A Question eBook

Georg Ebers
This eBook from the Gutenberg Project consists of approximately 66 pages of information about A Question.

“Now, kiss each other!”

The little girl dutifully obeyed the bidding, but the kiss the boy gave his playmate strongly resembled a blow with the mouth.

Xanthe laughed merrily, turned her back on the children, and went slowly down into the valley.

During her walk all sorts of little incidents flashed through her mind with the speed of lightning; memories of the days when she herself was a little girl and Phaon had played with her daily, as the curly-headed Syrus now did with the herdsman’s daughter.

But all the scenes swiftly conjured up before her mental vision were very different from that just witnessed.

Once, when she had said that the brook couldn’t bear to the sea all the leaves and flowers she tossed in, Phaon only smiled quietly, but the next day she found, fastened to an axis, a wooden cross he had carved himself and fixed between some stones The stream swept against the broad surfaces of the spokes and forced it to turn constantly.

For weeks both enjoyed the successful toy, but he did not ask a word of thanks, nor did she utter any, only eagerly showed her pleasure, and that was enough for Phaon.

If she began to build a house of sand and stones with him, and it was not finished at once, when they went to play next day she found it roofed and supplied with a little garden, where twigs were stuck in the sand for trees, and red and blue buds for flowers.  He had made the seat by the spring for her, and also the little steps on the seashore, by whose aid it was possible to enter dryshod the boat her playfellow had painted with brilliant hues of red and blue, because a neighbor’s gay skiff had pleased her fancy.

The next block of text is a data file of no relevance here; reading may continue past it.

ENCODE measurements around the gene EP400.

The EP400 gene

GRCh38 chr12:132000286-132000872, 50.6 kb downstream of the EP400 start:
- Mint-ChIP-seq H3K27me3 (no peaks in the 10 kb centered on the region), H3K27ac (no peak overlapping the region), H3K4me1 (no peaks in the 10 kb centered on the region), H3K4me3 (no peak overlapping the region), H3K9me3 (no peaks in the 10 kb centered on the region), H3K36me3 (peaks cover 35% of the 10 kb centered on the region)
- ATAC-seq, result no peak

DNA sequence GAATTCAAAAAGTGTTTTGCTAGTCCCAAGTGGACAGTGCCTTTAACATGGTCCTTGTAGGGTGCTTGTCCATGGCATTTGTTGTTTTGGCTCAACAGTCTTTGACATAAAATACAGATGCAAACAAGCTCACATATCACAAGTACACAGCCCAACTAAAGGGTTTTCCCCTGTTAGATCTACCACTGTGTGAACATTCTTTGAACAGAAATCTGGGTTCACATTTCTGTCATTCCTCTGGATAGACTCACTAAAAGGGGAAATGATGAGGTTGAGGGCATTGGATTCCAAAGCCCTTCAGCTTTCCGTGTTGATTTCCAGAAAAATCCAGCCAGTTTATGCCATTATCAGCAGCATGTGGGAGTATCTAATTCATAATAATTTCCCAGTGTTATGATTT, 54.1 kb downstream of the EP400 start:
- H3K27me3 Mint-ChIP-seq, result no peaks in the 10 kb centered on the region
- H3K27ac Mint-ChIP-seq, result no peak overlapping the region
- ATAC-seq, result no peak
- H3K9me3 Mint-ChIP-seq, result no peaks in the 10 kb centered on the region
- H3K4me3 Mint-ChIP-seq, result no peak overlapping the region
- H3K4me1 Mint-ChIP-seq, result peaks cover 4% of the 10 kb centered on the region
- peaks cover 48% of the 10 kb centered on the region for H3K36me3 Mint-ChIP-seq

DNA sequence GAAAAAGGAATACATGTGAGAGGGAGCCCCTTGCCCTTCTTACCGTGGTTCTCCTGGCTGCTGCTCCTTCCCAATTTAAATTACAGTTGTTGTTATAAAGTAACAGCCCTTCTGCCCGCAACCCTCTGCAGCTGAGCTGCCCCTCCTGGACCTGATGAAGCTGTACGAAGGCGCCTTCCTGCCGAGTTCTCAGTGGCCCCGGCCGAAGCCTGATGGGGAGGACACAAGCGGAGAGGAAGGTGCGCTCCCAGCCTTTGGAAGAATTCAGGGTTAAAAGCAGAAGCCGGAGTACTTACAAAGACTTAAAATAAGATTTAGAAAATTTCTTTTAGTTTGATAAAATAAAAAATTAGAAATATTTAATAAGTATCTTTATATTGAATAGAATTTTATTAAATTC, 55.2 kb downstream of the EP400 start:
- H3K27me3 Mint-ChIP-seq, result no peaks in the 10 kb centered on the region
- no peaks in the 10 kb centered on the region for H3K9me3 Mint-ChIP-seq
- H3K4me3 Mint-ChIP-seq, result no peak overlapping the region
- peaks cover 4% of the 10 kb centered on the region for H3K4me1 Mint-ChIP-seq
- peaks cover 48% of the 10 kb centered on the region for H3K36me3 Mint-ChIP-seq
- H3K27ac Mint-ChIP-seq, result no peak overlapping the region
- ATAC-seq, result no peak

She now thought of these and many similar acts, and that he had never promised her anything, only placed the finished article before her as a matter of course.

It had never entered his mind to ask compensation for his gifts or thanks for his acts, like curly-headed Syrus.  Silently he rendered her service after service; but, unfortunately, at this hour Xanthe was not disposed to acknowledge it.

People grow angry with no one more readily than the person from whom they have received many favors which they are unable to repay; women, no matter whether young or old, resemble goddesses in the fact that they cheerfully accept every gift from a man as an offering that is their due, so long as they are graciously disposed toward the giver, but to-day Xanthe was inclined, to be vexed with her playmate.

A thousand joys and sorrows, shared in common, bound them to each other, and in the farthest horizons of her recollections lay an event which had given her affection for him a new direction.  His mother and hers had died on the same day, and since then Xanthe had thought it her duty to watch over and care for him, at first, probably, only as a big live doll, afterward in a more serious way.  And now he was deceiving her and going to ruin.  Yet Phaon was so entirely different from the wild fellows in Syracuse.

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A Question from Project Gutenberg. Public domain.
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